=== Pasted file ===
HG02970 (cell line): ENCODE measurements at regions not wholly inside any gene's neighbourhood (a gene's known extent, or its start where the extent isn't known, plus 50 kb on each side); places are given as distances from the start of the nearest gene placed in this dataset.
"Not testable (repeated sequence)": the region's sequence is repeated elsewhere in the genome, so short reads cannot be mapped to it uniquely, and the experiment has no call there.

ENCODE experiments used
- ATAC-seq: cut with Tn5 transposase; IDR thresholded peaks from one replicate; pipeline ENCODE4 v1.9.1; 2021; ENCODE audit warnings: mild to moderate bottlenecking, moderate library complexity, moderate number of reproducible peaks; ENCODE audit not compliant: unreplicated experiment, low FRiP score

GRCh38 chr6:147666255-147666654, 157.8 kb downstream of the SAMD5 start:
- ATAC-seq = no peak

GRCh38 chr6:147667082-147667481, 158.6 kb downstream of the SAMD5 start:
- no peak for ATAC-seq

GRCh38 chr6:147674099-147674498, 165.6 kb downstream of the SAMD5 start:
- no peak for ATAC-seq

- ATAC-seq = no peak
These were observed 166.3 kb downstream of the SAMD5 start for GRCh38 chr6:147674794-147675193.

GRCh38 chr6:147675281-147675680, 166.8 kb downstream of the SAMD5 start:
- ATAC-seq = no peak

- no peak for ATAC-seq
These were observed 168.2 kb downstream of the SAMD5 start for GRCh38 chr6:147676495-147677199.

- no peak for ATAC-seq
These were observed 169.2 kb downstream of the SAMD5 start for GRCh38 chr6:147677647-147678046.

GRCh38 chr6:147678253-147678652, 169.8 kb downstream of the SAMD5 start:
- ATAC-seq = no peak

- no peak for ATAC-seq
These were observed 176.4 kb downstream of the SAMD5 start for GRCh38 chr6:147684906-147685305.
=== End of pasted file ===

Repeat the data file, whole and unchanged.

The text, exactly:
HG02970 (cell line): ENCODE measurements at regions not wholly inside any gene's neighbourhood (a gene's known extent, or its start where the extent isn't known, plus 50 kb on each side); places are given as distances from the start of the nearest gene placed in this dataset.
"Not testable (repeated sequence)": the region's sequence is repeated elsewhere in the genome, so short reads cannot be mapped to it uniquely, and the experiment has no call there.

ENCODE experiments used
- ATAC-seq: cut with Tn5 transposase; IDR thresholded peaks from one replicate; pipeline ENCODE4 v1.9.1; 2021; ENCODE audit warnings: mild to moderate bottlenecking, moderate library complexity, moderate number of reproducible peaks; ENCODE audit not compliant: unreplicated experiment, low FRiP score

GRCh38 chr6:147666255-147666654, 157.8 kb downstream of the SAMD5 start:
- ATAC-seq = no peak

GRCh38 chr6:147667082-147667481, 158.6 kb downstream of the SAMD5 start:
- no peak for ATAC-seq

GRCh38 chr6:147674099-147674498, 165.6 kb downstream of the SAMD5 start:
- no peak for ATAC-seq

- ATAC-seq = no peak
These were observed 166.3 kb downstream of the SAMD5 start for GRCh38 chr6:147674794-147675193.

GRCh38 chr6:147675281-147675680, 166.8 kb downstream of the SAMD5 start:
- ATAC-seq = no peak

- no peak for ATAC-seq
These were observed 168.2 kb downstream of the SAMD5 start for GRCh38 chr6:147676495-147677199.

- no peak for ATAC-seq
These were observed 169.2 kb downstream of the SAMD5 start for GRCh38 chr6:147677647-147678046.

GRCh38 chr6:147678253-147678652, 169.8 kb downstream of the SAMD5 start:
- ATAC-seq = no peak

- no peak for ATAC-seq
These were observed 176.4 kb downstream of the SAMD5 start for GRCh38 chr6:147684906-147685305.